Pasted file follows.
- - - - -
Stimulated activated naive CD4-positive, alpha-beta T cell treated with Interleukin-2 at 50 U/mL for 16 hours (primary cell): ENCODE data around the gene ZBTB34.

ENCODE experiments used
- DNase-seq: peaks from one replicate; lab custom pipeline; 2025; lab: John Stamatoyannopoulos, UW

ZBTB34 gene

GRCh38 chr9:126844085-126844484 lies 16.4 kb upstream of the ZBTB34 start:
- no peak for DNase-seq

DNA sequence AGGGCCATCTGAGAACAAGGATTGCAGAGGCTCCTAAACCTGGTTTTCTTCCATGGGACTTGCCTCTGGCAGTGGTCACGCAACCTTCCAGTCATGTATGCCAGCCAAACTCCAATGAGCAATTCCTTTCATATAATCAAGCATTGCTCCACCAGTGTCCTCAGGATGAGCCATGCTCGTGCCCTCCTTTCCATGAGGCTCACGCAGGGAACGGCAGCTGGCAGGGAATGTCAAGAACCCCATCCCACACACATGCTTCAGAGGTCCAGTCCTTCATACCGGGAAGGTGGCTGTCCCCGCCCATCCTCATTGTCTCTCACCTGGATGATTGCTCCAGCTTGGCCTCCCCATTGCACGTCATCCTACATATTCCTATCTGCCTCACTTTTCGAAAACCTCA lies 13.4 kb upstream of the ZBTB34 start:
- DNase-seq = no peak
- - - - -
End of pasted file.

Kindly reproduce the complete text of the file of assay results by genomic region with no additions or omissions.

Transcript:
Stimulated activated naive CD4-positive, alpha-beta T cell treated with Interleukin-2 at 50 U/mL for 16 hours (primary cell): ENCODE data around the gene ZBTB34.

ENCODE experiments used
- DNase-seq: peaks from one replicate; lab custom pipeline; 2025; lab: John Stamatoyannopoulos, UW

ZBTB34 gene

GRCh38 chr9:126844085-126844484 lies 16.4 kb upstream of the ZBTB34 start:
- no peak for DNase-seq

DNA sequence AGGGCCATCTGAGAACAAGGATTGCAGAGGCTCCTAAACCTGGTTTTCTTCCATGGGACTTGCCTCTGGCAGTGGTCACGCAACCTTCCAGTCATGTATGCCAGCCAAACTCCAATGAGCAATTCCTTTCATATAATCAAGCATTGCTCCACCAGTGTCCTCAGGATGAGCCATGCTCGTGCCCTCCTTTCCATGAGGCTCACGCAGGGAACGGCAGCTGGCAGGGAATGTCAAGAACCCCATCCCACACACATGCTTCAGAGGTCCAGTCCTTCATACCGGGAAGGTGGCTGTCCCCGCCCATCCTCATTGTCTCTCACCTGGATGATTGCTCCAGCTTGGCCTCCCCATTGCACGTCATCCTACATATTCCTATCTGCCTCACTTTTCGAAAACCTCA lies 13.4 kb upstream of the ZBTB34 start:
- DNase-seq = no peak